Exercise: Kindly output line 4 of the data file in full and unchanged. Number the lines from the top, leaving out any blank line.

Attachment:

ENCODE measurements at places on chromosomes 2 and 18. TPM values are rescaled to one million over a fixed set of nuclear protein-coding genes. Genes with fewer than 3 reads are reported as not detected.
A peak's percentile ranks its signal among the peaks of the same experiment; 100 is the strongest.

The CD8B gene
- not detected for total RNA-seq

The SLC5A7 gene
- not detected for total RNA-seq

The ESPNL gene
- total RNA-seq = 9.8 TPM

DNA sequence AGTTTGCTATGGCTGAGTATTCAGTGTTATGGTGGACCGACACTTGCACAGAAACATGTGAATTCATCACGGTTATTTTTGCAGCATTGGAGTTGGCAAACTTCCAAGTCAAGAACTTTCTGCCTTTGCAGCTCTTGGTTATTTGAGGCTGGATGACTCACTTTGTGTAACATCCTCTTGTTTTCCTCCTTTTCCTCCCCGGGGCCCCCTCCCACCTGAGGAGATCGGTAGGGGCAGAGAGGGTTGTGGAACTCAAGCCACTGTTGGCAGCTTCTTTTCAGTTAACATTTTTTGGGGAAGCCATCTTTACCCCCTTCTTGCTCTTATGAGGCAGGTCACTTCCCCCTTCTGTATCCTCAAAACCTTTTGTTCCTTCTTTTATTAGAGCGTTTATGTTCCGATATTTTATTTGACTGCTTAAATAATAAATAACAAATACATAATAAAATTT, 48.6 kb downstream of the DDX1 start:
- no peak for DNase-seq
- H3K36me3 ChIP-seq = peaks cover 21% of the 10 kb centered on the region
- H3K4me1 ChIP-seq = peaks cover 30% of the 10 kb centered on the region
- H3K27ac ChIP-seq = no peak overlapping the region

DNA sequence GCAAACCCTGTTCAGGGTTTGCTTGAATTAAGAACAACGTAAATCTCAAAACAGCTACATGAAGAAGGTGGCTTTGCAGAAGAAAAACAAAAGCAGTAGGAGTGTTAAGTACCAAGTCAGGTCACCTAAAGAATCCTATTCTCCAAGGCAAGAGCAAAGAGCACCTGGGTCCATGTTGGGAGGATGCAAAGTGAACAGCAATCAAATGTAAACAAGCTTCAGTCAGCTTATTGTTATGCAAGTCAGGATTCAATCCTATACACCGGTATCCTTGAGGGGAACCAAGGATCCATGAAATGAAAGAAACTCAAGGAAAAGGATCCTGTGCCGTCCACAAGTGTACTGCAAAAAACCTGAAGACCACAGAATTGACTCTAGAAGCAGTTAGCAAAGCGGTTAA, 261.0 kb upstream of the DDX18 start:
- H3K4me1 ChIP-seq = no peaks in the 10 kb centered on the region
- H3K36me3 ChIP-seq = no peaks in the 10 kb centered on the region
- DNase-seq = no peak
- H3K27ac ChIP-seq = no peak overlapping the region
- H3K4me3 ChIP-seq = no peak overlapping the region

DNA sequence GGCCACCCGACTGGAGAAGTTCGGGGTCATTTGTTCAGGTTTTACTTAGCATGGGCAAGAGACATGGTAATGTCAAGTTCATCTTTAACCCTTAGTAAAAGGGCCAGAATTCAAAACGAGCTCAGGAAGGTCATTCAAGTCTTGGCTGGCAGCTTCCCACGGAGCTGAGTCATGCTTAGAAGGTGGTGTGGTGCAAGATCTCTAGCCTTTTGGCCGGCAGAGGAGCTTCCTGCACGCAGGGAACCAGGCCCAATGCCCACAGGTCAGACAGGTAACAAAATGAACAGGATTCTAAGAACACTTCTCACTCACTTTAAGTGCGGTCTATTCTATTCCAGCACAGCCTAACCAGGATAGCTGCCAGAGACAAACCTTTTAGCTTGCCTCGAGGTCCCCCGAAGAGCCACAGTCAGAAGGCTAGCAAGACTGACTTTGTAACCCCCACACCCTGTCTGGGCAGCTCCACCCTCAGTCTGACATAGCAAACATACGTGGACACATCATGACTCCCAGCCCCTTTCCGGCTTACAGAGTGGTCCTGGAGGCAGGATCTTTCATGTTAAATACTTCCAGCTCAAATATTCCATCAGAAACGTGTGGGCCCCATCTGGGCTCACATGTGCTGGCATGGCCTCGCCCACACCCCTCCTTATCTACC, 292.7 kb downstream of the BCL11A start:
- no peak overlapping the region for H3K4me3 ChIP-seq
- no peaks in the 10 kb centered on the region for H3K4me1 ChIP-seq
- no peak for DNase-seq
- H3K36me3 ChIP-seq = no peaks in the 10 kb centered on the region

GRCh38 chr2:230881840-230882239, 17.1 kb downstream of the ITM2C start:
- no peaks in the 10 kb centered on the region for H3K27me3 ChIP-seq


- not detected for total RNA-seq